- Jiang-yuan Xu, Zhang-xiong Liu, Martin Pachner, Eva Maria Molin, Volker Hahn, Willmar Leiser, Yong-zhe Gu, Yu-qing Lu, Li-juan Qiu
- Department of Crop Sciences, University of Natural Resources and Life Sciences Vienna, Konrad-Lorenz-Strasse 24, 3430 Tulln an der Donau, Austria National Key Facility for Crop Gene Resources and Genetic Improvement, Institute of Crop Sciences, Chinese Academy of Agricultural Sciences, No. 12 Zhongguancun South Street, Haidian District, Beijing, 100081, People’s Republic of China Center for Health & Bioresources, AIT Austrian Institute of Technology GmbH, Konrad-Lorenz-Strasse 24, 3430 Tulln an der Donau, Austria Donau Soja, Wiesingerstraße 6/14, 1010 Vienna, Austria State Plant Breeding Institute, University of Hohenheim, 70593 Stuttgart, Germany
China is the motherland of soybean and the rich center of genetic diversity represented by numerous soybean landraces and other genetic resources. During the last 100 years, world-wide dissemination of Asian soybean introductions has laid the foundation of modern soybean production. As selection for regional adaptation might narrow the genetic base in modern cultivars, genetic diversity of early maturity Chinese and European elite soybeans was comparatively analyzed using different genetic marker systems (i.e. a high-throughput functional SNP array and a set of SSR markers). Results revealed a clear differentiation between Chinese and European elite cultivars. Surprisingly, the level of genetic diversity was similar between the two elite populations. Unique SSR alleles were found in both populations which indicates that selection for specific adaptation can preserve genetic variation. The clear difference between Chinese and European cultivars might partly be due to the fact that very early maturity and cold tolerant soybeans grown in central and northern regions of Europe are mainly tracing back to soybeans which were introduced to Sweden from the far-east Russian island of Sakhalin. While diversity of European and Chinese cultivars is on a similar level, structure analysis indicated that European cultivars are based on two major ancestors, whereas Chinese elite soybean cultivars trace back to more ancestral lines pointing to the rich natural soybean diversity of China with a much more diverse genetic background. The results also confirm that long-term selection under divergent environmental and agronomic conditions such as in China or Europe can produce specific diversity. As genetic diversity is the most important factor for breeding success, the genetic differences between modern Chinese and European cultivars could potentially be utilized for future enhancing both Chinese and European soybean breeding.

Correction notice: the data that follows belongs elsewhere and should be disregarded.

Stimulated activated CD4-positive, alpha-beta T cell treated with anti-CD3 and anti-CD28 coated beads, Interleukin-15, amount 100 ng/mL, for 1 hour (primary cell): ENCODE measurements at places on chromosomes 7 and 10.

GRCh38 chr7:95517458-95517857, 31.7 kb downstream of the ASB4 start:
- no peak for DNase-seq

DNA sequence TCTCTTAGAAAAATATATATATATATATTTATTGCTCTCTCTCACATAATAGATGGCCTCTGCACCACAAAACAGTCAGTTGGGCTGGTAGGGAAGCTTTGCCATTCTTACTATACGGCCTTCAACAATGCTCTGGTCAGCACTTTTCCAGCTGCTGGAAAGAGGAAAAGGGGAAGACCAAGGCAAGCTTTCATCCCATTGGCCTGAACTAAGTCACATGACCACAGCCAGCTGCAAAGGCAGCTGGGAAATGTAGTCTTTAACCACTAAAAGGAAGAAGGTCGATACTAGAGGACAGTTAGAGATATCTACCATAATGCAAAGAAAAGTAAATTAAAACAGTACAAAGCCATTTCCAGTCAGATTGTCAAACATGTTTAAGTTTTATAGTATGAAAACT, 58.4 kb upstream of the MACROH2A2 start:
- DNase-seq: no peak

Scatter plot (SNP-PCA)
Vollmann Johann, Rittler Leopold, Xindong Yao, Jiang-yuan Xu, Zhang-xiong Liu, Martin Pachner, Eva Maria Molin, Volker Hahn, Willmar Leiser, Yong-zhe Gu, Yu-qing Lu, Li-juan Qiu, 2023. Genetic diversity in early maturity Chinese and European elite soybeans: A comparative analysis. Legume Hub. https://www.legumehub.eu
Genetic diversity in early maturity Chinese and European elite soybeans: A comparative analysis
- Grain legume production in Europe for food, feed and meat-substitution
- Breeding for Biotic Stress Resistance in Pea
- The European Legume Hub Community
- Determination of isoflavones contents in soybean cotyledons, with near-infrared spectroscopy and chemometrics
- Explaining environmental influence on isoflavone accumulation in soybean cotyledons and embryo axis
- Argentina’s soybean meal: A threat or an opportunity in the sight?
- Functional properties of mildly fractionated soy protein as influenced by the processing pH
- Effect of calcium enrichment on the composition, conformation, and functional properties of soy protein
- Do we need to breed for regional adaptation in soybean?
- Transition to legume‑supported farming in Europe through redesigning cropping systems
- Legume Generation: Plant breeders and researchers collaborate for the next generation of legumes to reduce the protein gap in Europe
- The fermentation of pulses around the world
- Legume Hub SWISS: All about protein crops on the Swiss knowledge platform
- World Soybean Research Conference (WSRC11)
- XVI. International Lupin Conference
About this article
For matters related to publisher, citation and copyright, please refer to the original article.